If immigration reform is bad for America's workers, then why does virtually every group that represents American workers support it so enthusiastically?
Few times in our nation's history can we say that an immigration bill has drawn so much support from America's labor community. But the Comprehensive Immigration Reform for America's Security and Prosperity Act (H.R. 4321, CIR ASAP) gets it right, and our nation's workers aren't being quiet about their support.
When 92 cosponsors introduced this bill to the House of Representatives Tuesday, the AFL CIO applauded it as a solution that "that promotes workers' rights."
The SEIU said the bill's 93 cosponsors have "crafted a sensible and realistic solution to our long-festering immigration problems, one that promises to restore order, end worker exploitation, and create a fair, workable immigration system."
The UFCW said "This legislation charts a new course for our country. A course that protects workers, respects families and reflects our nation's interests and our better instincts."
American workers are hurting, and that's exactly why fixing our broken immigration system is fundamental to healing our businesses and our economy. Americans who perform our country's most backbreaking labor are the first to stand up for immigration reform that will actually bring stability to our industries, which is why this bill levels the playing field for American workers.
For good employers who are struggling with the uncertainty of millions of workers in the workforce, who are competing against corrupt employers who flout labor and immigration laws, and who are working with all of America to get our economy moving again, CIR ASAP addresses their needs: It legalizes five percent of the workforce; it eliminates the guesswork in hiring through a smart and dependable employment verification system; and it eradicates the need for localities to take matters into their own hands by requiring businesses and landlords to check IDs of their clients and tenants.
However, there are still a few talking heads in Washington who purportedly speak for business but fail to acknowledge these benefits.
In fact, what are businesses' representatives in Washington doing these days to further this, one of the top issues of our nation? Other than forgetting the hard work that so many of us -- especially the unions and workers -- are doing to make passage of CIR a reality and instead using the platform that we created to complain, I don't see much.
Seeing how they have complained about the supposed absence of provisions in CIR ASAP to address future flows, let me take the opportunity to describe how my bill does it.
Right now, our visa quotas are determined by politics, not by labor and economic need. This bill creates an employment-based visa system that is fair to workers and employers, while working to level the playing field and strengthen our economy. The bill establishes a new Federal agency within the Executive Branch entitled, the Commission on Immigration and Labor Markets to align visa numbers with actual labor market demands, not political winds. The American business community, along with the labor community and economists, will have a seat at the table to determine those labor market needs. From the immigrants who work in high-tech jobs to those who pick our grapes and strawberries, the Commission will study and evaluate labor market conditions, and determine how many workers we actually need from abroad to grow our businesses and contribute to our economic recovery.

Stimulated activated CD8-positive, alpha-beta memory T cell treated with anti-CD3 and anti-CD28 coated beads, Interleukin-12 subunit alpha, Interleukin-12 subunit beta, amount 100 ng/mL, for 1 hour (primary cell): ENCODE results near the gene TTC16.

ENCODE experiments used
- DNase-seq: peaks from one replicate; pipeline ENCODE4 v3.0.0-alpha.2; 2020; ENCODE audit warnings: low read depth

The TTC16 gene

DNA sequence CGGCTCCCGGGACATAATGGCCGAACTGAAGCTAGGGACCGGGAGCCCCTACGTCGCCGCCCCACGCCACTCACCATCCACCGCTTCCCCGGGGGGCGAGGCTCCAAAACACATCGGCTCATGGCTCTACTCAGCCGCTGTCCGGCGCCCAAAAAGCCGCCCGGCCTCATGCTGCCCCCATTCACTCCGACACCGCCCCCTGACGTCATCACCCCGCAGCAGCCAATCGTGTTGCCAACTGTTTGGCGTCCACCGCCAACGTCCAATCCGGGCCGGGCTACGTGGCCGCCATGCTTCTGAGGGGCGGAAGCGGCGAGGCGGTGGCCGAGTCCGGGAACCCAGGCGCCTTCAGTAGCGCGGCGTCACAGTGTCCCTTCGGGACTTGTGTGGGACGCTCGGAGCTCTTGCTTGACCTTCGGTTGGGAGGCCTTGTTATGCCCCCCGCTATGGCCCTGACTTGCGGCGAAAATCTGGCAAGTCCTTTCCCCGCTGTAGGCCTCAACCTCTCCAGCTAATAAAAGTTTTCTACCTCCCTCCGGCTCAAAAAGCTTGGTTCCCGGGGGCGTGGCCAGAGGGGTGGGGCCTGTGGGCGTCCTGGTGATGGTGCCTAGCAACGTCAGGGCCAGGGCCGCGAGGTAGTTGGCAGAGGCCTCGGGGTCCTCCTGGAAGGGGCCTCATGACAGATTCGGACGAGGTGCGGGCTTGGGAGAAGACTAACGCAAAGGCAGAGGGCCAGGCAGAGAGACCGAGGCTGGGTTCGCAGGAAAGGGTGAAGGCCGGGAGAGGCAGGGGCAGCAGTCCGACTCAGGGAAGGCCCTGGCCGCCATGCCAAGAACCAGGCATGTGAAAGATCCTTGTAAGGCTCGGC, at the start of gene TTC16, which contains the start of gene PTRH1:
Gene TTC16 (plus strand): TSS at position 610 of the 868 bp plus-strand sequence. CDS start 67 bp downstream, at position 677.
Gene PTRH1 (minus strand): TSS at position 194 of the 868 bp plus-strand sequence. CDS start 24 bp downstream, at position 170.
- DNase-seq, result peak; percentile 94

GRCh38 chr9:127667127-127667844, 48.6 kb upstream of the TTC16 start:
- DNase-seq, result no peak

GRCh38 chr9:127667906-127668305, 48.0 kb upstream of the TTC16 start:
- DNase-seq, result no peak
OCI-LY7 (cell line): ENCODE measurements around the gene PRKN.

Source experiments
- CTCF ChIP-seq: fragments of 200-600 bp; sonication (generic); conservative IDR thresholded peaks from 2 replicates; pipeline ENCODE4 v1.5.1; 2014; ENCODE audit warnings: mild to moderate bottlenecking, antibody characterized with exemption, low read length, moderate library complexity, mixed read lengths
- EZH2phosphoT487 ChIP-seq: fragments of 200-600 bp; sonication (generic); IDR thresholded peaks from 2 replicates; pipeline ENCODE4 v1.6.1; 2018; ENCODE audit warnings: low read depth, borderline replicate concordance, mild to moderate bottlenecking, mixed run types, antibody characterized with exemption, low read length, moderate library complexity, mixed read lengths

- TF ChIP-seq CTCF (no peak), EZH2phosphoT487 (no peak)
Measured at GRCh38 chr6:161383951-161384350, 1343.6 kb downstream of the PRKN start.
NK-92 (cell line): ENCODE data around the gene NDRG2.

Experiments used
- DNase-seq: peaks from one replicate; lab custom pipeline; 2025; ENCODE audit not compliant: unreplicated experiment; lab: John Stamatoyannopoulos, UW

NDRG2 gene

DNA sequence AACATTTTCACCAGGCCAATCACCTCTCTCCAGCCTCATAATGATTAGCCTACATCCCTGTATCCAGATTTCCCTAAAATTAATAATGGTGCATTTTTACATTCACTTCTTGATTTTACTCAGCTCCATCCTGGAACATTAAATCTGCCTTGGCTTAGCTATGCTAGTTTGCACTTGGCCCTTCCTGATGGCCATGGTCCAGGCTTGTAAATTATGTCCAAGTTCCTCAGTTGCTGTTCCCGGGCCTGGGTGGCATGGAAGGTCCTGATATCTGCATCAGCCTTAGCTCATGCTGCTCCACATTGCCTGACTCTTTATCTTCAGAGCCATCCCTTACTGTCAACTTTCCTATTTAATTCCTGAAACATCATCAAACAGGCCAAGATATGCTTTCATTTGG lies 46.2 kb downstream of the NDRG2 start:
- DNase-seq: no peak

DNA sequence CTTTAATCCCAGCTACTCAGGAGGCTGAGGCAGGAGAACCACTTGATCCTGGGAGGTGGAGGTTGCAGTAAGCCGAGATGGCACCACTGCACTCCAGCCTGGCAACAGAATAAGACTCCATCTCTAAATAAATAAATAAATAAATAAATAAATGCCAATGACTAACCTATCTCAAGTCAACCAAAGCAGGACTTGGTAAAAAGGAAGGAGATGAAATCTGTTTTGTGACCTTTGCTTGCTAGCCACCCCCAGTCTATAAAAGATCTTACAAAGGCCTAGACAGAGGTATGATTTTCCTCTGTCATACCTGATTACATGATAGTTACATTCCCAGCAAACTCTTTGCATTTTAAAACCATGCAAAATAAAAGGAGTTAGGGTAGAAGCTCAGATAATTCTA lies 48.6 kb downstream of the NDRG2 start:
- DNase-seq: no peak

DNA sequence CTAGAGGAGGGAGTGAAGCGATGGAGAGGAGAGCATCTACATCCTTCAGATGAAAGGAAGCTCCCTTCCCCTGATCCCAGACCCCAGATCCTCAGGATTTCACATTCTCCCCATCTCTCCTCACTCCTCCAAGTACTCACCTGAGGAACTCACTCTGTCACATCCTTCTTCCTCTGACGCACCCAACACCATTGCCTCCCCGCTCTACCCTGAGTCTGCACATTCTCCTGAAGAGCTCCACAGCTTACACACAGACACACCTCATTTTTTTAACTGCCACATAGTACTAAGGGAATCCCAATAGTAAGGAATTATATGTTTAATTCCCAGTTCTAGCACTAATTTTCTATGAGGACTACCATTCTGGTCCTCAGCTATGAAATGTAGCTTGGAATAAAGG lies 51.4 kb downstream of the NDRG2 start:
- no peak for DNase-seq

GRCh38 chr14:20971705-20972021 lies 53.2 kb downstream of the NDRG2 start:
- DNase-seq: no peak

Lots of special interests play the immigrant blame game every day because they like things the way they are and don't see a need for change. Our legislation represents real change that helps workers and business. Unless Congress acts, American workers will continue to be pitted against immigrant workers by unscrupulous employers who drive down wages, avoid taxes, and violate labor laws. In this scenario, everyone loses -immigrants, American workers and businesses. Taxpayers who pay their full and fair share will continue to be undercut by workers and employers who do not. And employers who pay decent wages, offer good benefits, and follow all the rules will continue to be undercut by bad-actor employers who game the system to gain an unfair advantage.
This is the bill puts an end to this kind of unchecked corruption. It is a bill that America's hardworking labor community wants. It's the bill that American employers need to operate effectively and ethically. And we owe it to them to reward the hard work they do to sustain us every day.